Interview with Author Jill Jonnes

In advance of her lecture in Baltimore on September 27th, we spoke with Jill Jonnes about her latest book Urban Forests: A Natural History of Trees and People in the American Cityscape.

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Published September 07, 2016


How did the experiences of your child and early adulthood shape your perspective of urbanism? 

My father was a diplomat, so I grew up in many capital cities. My formative years, from fourth through sixth grade, were spent in Paris. Paris is famous for its trees and public parks, so I was very aware of trees from an early age. We then moved to Washington, D.C., another city of trees. Growing up in these cities imprinted the need for trees upon me.

When I moved to New York as an adult, I noticed a change in the city’s landscape – namely the lack of trees in the way I was accustomed. I realized that when you suddenly move somewhere without trees, you notice immediately.

Why trees? What do trees say about history and our current urban landscapes?

If you look at cities, most people are very aware of the built environment. They comment on the infrastructure, architecture, and overall facade. The same can be noticed about the grown environment. Once you’re aware of the greenery, or lack thereof, around you, you shift your perspective of what makes a successful city. 

For most of our history, trees have been a marker of affluence. Neighborhoods which have more trees are perceived as nicer and therein have higher property values. Trees give the impression that a neighborhood is maintained and well kempt. 

Many East coast cities developed over 100 years ago, and many grown environments also have their roots in those early communities. The original trees that were planted, however, are ever reaching their expiration date. Large trees, such as oaks, which have lived for almost centuries are now replaced with smaller, less enduring species that do not have the same benefits for urban environments. This leads us to new problems with the maintenance and growth of our already dwindling urban forests.


How do trees benefit urban communities?

There are many significant benefits to city trees. One of the largest is the reduction of storm water. Pavement is impervious, causing downtown flooding after a large storm. Trees help lessen this burden by absorbing that water.

Additionally, the leaves of trees provide shade on city streets while simultaneously acting as a natural form of air conditioning. The leaves respirate that same water absorbed from runoff to create a natural cooling effect.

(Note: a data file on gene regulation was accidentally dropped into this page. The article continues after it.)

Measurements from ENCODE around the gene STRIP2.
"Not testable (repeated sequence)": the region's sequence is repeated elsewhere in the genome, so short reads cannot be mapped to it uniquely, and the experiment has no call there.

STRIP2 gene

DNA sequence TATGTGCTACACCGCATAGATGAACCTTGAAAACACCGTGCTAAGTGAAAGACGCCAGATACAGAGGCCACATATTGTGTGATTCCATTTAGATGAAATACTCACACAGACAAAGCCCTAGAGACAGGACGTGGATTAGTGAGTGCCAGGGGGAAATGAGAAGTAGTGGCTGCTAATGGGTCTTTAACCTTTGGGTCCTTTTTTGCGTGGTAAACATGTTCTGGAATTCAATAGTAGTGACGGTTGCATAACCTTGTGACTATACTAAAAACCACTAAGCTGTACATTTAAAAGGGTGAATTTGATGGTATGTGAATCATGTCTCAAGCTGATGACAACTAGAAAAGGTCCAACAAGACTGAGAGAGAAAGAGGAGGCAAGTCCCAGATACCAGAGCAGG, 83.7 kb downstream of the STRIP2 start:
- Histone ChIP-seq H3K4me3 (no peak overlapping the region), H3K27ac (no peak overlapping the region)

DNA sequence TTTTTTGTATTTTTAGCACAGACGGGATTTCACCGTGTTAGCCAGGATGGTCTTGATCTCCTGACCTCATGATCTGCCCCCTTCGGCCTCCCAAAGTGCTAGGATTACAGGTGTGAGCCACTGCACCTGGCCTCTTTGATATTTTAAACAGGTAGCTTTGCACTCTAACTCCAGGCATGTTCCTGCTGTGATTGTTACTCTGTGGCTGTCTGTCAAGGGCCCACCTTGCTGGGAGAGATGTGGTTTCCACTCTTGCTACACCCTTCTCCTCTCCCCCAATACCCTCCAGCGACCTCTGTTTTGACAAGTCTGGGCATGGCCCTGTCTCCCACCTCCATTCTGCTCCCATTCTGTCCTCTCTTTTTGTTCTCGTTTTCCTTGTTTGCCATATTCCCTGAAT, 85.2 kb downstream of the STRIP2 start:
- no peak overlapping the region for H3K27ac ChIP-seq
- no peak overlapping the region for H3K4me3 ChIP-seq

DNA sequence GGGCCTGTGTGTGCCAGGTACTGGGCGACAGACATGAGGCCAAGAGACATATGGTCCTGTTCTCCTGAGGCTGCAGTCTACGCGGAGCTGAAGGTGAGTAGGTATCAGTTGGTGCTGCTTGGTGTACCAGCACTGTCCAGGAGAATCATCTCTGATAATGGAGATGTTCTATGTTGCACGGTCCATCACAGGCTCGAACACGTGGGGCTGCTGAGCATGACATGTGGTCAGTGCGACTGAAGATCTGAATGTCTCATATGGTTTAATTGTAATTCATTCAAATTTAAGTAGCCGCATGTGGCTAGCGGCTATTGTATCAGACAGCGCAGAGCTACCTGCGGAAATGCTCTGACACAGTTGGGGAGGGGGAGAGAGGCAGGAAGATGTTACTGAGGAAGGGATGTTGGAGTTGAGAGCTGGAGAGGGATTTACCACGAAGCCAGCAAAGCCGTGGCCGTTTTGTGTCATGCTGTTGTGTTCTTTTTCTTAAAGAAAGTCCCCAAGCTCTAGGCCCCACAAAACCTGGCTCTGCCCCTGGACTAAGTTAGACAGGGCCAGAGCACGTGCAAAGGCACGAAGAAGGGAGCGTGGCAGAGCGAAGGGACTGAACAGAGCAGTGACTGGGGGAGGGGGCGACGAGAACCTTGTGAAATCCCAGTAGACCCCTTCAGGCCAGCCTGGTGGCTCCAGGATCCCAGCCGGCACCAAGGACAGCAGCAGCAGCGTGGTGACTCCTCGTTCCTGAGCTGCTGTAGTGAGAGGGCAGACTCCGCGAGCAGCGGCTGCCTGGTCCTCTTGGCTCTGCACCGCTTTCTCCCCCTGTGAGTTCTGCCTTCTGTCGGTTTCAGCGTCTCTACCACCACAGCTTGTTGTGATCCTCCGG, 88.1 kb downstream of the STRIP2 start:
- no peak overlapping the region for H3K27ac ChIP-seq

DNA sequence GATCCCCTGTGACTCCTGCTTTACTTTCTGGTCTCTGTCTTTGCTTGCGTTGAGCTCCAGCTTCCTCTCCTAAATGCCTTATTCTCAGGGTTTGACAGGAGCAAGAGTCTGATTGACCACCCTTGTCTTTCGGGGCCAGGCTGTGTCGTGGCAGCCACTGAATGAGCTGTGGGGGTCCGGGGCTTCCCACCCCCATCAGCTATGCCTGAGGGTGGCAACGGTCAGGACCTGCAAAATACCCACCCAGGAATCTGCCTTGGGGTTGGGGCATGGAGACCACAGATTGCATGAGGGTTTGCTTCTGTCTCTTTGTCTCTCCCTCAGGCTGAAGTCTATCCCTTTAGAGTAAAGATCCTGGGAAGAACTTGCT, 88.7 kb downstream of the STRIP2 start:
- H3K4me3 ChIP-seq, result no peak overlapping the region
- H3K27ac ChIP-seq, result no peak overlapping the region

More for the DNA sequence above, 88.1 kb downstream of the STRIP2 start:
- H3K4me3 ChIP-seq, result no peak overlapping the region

Trees are also linked with public health benefits. Community mapping of tree canopies correlate with better birth outcomes for pregnant women and lower stress levels among populations.

How can residents better their urban communities?

Look around and see what the state of trees are in your neighborhood, near your workplace, and in your community. Trees, as a marker of affluence, can lead to greater economic activity and overall health of communities. As such, it’s important to tell your elected officials about the state of those very trees you observed. We need to start reinstalling nature into our built environments, and much of that effort starts with citizen effort that is recognized by elected officials.

What is the Baltimore Tree Trust and what is your connection to the organization?

I founded the Baltimore Tree Trust, along with the help of countless others, and it is connected to Tree Baltimore. In collaboration with many under Tree Baltimore, the Tree Trust works to restore Baltimore’s urban forest. With tree keepers who are trained to care for trees throughout the city and educate others. Volunteers also help plant trees throughout the city to help reintroduce trees to areas where they once thrived. It is the hope of the Tree Trust and others to complete a full tree inventory in the next few years to have a greater picture of the overall tree health of the city.

*This interview has been edited for length and clarity.

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